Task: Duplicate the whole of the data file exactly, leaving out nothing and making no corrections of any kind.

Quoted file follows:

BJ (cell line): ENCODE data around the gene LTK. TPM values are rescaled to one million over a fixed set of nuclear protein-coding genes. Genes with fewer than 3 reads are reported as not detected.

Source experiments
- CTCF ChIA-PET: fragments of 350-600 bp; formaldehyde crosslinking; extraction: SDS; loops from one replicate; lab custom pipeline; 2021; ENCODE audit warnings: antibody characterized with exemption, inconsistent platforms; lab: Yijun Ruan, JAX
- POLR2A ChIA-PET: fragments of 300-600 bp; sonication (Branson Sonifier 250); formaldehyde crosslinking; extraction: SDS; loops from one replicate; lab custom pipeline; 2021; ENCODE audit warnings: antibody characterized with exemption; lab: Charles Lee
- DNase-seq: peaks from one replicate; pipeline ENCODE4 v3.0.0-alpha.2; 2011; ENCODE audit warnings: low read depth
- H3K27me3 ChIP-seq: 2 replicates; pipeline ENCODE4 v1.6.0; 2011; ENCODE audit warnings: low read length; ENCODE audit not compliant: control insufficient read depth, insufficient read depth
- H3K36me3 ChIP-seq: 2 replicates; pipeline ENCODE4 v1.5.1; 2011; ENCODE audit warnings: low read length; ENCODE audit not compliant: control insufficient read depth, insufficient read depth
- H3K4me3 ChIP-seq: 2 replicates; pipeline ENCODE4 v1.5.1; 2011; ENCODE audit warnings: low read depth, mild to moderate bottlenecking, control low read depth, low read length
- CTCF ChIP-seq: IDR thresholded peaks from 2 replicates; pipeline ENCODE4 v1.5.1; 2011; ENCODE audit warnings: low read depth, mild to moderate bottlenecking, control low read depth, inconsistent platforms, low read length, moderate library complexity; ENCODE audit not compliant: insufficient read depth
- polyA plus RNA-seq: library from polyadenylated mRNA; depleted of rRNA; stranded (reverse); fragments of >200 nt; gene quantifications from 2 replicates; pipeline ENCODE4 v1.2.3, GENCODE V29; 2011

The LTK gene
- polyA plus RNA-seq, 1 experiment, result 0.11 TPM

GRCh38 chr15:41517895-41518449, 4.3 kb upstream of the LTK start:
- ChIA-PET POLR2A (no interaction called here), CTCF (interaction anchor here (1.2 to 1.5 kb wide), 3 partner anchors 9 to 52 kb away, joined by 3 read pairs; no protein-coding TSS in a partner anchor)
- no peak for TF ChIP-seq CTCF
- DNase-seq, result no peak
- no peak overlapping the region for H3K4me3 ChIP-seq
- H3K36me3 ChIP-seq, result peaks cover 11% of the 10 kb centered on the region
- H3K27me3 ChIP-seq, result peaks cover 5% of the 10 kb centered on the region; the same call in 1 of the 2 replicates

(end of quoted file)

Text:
BJ (cell line): ENCODE data around the gene LTK. TPM values are rescaled to one million over a fixed set of nuclear protein-coding genes. Genes with fewer than 3 reads are reported as not detected.

Source experiments
- CTCF ChIA-PET: fragments of 350-600 bp; formaldehyde crosslinking; extraction: SDS; loops from one replicate; lab custom pipeline; 2021; ENCODE audit warnings: antibody characterized with exemption, inconsistent platforms; lab: Yijun Ruan, JAX
- POLR2A ChIA-PET: fragments of 300-600 bp; sonication (Branson Sonifier 250); formaldehyde crosslinking; extraction: SDS; loops from one replicate; lab custom pipeline; 2021; ENCODE audit warnings: antibody characterized with exemption; lab: Charles Lee
- DNase-seq: peaks from one replicate; pipeline ENCODE4 v3.0.0-alpha.2; 2011; ENCODE audit warnings: low read depth
- H3K27me3 ChIP-seq: 2 replicates; pipeline ENCODE4 v1.6.0; 2011; ENCODE audit warnings: low read length; ENCODE audit not compliant: control insufficient read depth, insufficient read depth
- H3K36me3 ChIP-seq: 2 replicates; pipeline ENCODE4 v1.5.1; 2011; ENCODE audit warnings: low read length; ENCODE audit not compliant: control insufficient read depth, insufficient read depth
- H3K4me3 ChIP-seq: 2 replicates; pipeline ENCODE4 v1.5.1; 2011; ENCODE audit warnings: low read depth, mild to moderate bottlenecking, control low read depth, low read length
- CTCF ChIP-seq: IDR thresholded peaks from 2 replicates; pipeline ENCODE4 v1.5.1; 2011; ENCODE audit warnings: low read depth, mild to moderate bottlenecking, control low read depth, inconsistent platforms, low read length, moderate library complexity; ENCODE audit not compliant: insufficient read depth
- polyA plus RNA-seq: library from polyadenylated mRNA; depleted of rRNA; stranded (reverse); fragments of >200 nt; gene quantifications from 2 replicates; pipeline ENCODE4 v1.2.3, GENCODE V29; 2011

The LTK gene
- polyA plus RNA-seq, 1 experiment, result 0.11 TPM

GRCh38 chr15:41517895-41518449, 4.3 kb upstream of the LTK start:
- ChIA-PET POLR2A (no interaction called here), CTCF (interaction anchor here (1.2 to 1.5 kb wide), 3 partner anchors 9 to 52 kb away, joined by 3 read pairs; no protein-coding TSS in a partner anchor)
- no peak for TF ChIP-seq CTCF
- DNase-seq, result no peak
- no peak overlapping the region for H3K4me3 ChIP-seq
- H3K36me3 ChIP-seq, result peaks cover 11% of the 10 kb centered on the region
- H3K27me3 ChIP-seq, result peaks cover 5% of the 10 kb centered on the region; the same call in 1 of the 2 replicates